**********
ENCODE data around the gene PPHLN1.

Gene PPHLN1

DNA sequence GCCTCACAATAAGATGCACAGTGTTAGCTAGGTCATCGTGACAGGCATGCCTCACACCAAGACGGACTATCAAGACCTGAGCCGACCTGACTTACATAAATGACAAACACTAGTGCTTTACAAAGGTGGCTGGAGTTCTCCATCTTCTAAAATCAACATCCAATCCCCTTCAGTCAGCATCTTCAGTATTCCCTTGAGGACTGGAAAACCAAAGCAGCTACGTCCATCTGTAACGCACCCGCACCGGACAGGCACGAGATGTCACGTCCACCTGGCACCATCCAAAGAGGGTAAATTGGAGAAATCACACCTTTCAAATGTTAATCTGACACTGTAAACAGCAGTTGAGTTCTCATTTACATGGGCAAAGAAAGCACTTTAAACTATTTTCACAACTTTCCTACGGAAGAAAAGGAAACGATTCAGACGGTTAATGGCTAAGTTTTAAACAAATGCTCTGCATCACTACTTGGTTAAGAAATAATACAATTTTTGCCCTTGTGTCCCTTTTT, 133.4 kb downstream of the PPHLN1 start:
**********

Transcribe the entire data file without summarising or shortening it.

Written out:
ENCODE data around the gene PPHLN1.

Gene PPHLN1

DNA sequence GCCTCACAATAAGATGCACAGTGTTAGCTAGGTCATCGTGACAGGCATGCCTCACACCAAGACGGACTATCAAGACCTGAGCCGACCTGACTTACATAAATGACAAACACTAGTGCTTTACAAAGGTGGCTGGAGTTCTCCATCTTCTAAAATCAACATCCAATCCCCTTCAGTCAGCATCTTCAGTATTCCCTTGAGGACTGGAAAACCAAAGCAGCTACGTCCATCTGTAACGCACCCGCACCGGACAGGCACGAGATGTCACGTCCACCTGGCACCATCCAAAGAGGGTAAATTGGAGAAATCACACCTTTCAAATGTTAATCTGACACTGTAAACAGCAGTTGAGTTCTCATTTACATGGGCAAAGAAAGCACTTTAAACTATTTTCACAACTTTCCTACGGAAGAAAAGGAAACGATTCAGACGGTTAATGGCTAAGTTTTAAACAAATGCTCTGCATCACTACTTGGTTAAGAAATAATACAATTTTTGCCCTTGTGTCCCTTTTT, 133.4 kb downstream of the PPHLN1 start: